Bailey prescribes “over-communication” as crucial in scope creep prevention, not only during the discovery process, but every step along the way. This is where a good project manager is invaluable: in weekly meetings with the client and the integration team, they can identify upcoming risks and mitigate them before they actually happen. “Project managers are really on the frontline of understanding what the scope is and communicating the risks based on that scope, and trying to get out in front, so we can head issues off before we crash into them,” he said. Solid internal processes are also paramount to preventing scope creep; without them, it can be difficult to recognize when the scope is creeping beyond what you originally planned for. “If you don’t have processes in place to monitor that scope and make sure that it’s not getting out of control, it’s easy to wake up on a Monday morning and have one of those realization moments where you say to yourself, ‘we’ve got a serious leak, and it’s been leaking for a couple of weeks now and we just didn’t realize it.’”

Carolyn Heinze is a freelance writer/editor.

Get With the Program

One of the trickiest parts of managing scope these days is at the tail end of projects when it’s time to program the systems. The sheer flexibility these technologies offer often lead to costly back-and-forth with the client when they fully understand how robust the programming functionality can be. “It’s very difficult to define it to the point that you fully related the capabilities to the customer, so they understand ahead of time what’s possible, so you don’t get into a situation where they say, ‘It can do this? Can you add that?’” said John Bailey, vice president of systems integration at Whitlock.

While Whitlock attempts to curb this by building in enough meeting time prior to programming to identify things like the look and feel of the GUI, “there’s some aspect of the last mile that you can’t really define until you go through the process of doing the design and collaboration with your customer. There’s got to be a little bit of flexibility left in there, but you don’t want it to be completely open-ended.”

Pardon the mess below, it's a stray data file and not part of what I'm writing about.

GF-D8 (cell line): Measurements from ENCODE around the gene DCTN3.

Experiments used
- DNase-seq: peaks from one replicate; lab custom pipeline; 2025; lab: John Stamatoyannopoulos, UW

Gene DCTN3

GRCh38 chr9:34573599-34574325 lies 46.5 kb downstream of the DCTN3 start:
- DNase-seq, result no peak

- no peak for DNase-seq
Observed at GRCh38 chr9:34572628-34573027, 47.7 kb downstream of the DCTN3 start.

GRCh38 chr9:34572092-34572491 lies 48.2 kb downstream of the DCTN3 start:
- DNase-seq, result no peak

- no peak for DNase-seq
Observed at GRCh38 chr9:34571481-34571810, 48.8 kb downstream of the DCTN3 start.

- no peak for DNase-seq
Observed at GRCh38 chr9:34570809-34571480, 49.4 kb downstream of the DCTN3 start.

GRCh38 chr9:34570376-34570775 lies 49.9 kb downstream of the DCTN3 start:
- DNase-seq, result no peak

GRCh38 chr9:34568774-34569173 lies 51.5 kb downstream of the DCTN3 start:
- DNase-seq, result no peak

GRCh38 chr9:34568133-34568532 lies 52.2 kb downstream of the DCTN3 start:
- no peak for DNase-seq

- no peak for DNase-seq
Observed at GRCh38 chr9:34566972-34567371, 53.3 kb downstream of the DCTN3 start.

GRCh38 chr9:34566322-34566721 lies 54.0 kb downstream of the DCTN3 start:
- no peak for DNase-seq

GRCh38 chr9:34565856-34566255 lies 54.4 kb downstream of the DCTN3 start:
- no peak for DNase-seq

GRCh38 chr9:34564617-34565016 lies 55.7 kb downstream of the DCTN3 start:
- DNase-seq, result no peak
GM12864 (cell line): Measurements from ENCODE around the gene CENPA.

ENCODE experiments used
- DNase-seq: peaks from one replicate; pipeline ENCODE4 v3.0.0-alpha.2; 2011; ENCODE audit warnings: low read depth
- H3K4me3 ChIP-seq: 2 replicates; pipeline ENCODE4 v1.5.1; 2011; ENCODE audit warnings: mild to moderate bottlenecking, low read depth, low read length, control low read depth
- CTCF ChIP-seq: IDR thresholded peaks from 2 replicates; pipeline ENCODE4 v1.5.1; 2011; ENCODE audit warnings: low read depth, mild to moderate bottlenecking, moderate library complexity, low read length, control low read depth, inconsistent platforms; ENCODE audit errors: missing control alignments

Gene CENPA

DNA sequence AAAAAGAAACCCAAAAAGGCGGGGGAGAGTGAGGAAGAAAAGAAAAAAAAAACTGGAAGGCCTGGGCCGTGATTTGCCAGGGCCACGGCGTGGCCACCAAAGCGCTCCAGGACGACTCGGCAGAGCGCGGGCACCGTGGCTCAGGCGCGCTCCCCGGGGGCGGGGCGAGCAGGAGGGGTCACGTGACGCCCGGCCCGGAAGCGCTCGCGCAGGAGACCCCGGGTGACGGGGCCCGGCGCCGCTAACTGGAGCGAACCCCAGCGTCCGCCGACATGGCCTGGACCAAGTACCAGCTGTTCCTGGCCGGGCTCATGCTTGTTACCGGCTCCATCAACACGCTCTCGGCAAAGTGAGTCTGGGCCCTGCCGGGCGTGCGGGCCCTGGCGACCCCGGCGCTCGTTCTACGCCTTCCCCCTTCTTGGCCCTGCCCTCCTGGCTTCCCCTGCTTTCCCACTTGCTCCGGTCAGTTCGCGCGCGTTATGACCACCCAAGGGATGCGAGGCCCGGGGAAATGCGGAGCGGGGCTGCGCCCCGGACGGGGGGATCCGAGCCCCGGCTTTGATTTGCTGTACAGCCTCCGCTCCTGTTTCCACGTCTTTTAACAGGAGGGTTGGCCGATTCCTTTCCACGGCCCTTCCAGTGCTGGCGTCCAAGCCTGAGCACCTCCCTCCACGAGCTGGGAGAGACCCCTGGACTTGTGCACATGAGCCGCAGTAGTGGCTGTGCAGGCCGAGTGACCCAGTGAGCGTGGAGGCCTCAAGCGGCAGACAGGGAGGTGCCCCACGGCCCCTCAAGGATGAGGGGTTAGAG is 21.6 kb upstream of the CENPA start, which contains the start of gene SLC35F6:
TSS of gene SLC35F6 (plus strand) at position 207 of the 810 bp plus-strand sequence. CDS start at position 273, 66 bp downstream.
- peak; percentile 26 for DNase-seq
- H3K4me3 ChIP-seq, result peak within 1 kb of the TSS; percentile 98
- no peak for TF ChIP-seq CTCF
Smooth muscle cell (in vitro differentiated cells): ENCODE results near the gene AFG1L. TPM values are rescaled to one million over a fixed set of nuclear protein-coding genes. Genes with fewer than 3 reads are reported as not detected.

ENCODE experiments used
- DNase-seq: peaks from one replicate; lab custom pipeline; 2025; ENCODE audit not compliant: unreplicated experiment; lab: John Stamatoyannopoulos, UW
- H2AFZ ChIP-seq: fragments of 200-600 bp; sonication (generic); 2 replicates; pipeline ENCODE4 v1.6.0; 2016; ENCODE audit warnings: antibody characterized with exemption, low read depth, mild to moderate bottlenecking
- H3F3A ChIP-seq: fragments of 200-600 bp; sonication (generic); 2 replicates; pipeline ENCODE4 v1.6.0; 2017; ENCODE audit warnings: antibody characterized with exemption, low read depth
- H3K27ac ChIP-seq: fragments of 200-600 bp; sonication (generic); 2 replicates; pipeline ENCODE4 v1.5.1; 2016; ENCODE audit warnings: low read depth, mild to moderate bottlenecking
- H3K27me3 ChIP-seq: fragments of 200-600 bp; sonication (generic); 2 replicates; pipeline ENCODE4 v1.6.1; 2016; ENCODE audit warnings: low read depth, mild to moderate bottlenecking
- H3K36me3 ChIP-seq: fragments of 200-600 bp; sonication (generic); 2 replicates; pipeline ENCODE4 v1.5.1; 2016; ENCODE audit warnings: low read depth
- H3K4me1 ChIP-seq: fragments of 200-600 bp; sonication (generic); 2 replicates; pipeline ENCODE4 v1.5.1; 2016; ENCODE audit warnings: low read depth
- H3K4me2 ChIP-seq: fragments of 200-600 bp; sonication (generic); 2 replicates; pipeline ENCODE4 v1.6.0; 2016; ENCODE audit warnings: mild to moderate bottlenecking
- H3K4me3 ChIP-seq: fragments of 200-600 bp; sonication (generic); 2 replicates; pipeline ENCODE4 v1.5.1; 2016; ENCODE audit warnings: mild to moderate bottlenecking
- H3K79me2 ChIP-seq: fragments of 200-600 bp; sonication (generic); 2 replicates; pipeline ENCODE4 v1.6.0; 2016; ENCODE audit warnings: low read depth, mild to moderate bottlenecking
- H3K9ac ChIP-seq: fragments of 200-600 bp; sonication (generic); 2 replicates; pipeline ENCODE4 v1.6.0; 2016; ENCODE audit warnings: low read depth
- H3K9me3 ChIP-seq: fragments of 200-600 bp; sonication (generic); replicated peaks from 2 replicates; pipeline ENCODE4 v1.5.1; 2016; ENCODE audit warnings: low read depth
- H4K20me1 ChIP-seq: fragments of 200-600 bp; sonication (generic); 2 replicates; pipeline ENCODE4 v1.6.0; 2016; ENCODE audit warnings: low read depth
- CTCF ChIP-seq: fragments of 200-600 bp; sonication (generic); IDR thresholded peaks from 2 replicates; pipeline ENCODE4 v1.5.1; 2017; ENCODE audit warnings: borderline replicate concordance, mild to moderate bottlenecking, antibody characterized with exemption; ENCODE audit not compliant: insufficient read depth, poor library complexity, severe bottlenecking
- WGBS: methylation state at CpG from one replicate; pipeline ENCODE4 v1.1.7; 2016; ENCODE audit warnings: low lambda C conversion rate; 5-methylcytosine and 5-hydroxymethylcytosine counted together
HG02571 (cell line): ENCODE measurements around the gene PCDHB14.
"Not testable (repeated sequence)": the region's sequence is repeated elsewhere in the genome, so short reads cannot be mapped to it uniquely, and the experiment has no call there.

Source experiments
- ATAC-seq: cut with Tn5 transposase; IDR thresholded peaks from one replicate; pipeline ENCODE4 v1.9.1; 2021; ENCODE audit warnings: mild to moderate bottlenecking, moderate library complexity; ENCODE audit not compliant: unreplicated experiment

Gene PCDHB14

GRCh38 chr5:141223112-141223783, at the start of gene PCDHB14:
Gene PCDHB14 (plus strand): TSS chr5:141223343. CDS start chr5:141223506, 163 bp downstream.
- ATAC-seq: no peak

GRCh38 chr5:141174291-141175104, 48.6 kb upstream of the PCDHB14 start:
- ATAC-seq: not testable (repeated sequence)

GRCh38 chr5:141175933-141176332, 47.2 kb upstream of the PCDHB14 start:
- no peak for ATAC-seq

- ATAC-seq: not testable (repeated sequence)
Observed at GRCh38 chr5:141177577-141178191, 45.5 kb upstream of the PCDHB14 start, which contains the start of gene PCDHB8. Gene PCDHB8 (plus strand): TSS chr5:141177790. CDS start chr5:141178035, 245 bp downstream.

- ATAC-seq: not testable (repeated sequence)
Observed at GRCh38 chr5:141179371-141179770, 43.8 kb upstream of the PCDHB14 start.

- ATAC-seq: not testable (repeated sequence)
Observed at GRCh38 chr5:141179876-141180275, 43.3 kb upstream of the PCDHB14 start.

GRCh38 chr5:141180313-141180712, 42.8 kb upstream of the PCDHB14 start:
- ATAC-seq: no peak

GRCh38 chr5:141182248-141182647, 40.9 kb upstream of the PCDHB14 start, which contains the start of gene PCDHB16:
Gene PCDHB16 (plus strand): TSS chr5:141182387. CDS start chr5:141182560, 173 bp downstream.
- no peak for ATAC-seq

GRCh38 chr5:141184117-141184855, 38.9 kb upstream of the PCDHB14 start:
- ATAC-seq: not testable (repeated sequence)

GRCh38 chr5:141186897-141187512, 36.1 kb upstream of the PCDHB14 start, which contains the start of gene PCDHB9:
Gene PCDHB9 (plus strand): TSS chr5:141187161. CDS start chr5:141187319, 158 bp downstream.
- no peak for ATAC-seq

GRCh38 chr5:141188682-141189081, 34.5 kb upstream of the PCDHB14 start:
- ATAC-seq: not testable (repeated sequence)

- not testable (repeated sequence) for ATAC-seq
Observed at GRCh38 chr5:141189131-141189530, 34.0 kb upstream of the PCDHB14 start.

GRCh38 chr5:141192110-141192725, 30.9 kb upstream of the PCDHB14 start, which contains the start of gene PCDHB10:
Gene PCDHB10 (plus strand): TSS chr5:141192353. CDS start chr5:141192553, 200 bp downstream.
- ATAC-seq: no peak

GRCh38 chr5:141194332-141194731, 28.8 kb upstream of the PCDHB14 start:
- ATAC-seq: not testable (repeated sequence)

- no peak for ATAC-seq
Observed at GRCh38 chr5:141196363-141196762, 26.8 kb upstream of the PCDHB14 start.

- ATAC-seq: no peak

At AVI-SPL, in addition to the programmers it has on site in all its offices, the firm has created a centralized programming group in an effort to streamline programming and thus, avoid scope creep. “They’ve been very influential in helping us generate templated scopes of work,” explained Dale Bottcher, senior vice president of sales. “We’ll lead with one of our recommended templates and graphical user interfaces and try to move the client down that path whenever possible.” Before this happens, however, the integrator asks the client a series of questions based on how automated or manual the client wishes the system to be. Bottcher likens it to aviation: do you want to be the pilot, the co-pilot, or do you want this system to run on auto-pilot?

While controlling scope creep in programming is important, Bottcher believes that spending the time to define the system up front is crucial in pulling off a successful project. “It’s one thing to talk about functionality, but you really need to have discussions around how they want the flow to work to be and how they want the user interface to function,” he said. “Honestly, when control systems are involved, they are probably one of the most important parts of the system because they really make or break the client experience, and really define whether your project is a success or not.”

Carolyn Heinze has covered everything from AV/IT and business to cowboys and cowgirls ... and the horses they love. She was the Paris contributing editor for the pan-European site Running in Heels, providing news and views on fashion, culture, and the arts for her column, “France in Your Pants.” She has also contributed critiques of foreign cinema and French politics for the politico-literary site, The New Vulgate.